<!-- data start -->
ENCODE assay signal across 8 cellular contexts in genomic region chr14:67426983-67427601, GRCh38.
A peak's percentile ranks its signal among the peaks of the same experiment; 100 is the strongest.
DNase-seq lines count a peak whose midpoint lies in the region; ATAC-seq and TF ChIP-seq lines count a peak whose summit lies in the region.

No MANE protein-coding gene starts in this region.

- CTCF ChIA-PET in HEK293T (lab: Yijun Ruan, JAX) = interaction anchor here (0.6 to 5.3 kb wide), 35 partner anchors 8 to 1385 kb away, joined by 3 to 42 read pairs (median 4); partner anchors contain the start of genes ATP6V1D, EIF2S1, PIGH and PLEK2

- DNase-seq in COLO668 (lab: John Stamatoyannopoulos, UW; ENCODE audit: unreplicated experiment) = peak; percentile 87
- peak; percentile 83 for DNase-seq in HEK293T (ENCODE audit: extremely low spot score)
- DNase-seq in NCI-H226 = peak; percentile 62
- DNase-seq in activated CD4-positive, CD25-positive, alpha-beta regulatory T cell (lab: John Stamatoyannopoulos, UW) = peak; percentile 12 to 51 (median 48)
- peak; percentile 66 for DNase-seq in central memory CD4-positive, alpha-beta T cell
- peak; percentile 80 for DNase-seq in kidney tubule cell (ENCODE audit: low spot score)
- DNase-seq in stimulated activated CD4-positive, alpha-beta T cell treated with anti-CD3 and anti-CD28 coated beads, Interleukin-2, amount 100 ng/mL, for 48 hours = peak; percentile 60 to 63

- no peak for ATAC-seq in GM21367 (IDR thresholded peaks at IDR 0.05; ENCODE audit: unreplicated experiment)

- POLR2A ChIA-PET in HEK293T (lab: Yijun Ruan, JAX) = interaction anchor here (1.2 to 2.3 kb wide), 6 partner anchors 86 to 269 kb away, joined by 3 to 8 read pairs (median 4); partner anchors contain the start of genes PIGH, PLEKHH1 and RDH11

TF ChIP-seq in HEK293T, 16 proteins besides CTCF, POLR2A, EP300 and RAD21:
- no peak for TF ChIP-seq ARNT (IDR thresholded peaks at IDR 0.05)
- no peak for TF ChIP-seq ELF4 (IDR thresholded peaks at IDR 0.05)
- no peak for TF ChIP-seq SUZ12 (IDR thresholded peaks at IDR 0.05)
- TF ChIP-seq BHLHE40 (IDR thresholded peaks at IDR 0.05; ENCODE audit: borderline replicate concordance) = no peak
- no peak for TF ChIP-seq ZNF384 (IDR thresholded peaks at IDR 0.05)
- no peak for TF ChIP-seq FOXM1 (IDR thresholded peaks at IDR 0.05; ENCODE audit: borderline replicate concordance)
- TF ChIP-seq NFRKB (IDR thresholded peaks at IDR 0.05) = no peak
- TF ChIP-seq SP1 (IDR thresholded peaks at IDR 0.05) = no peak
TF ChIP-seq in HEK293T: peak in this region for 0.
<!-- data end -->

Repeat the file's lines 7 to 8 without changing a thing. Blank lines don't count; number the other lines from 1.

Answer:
- peak; percentile 83 for DNase-seq in HEK293T (ENCODE audit: extremely low spot score)
- DNase-seq in NCI-H226 = peak; percentile 62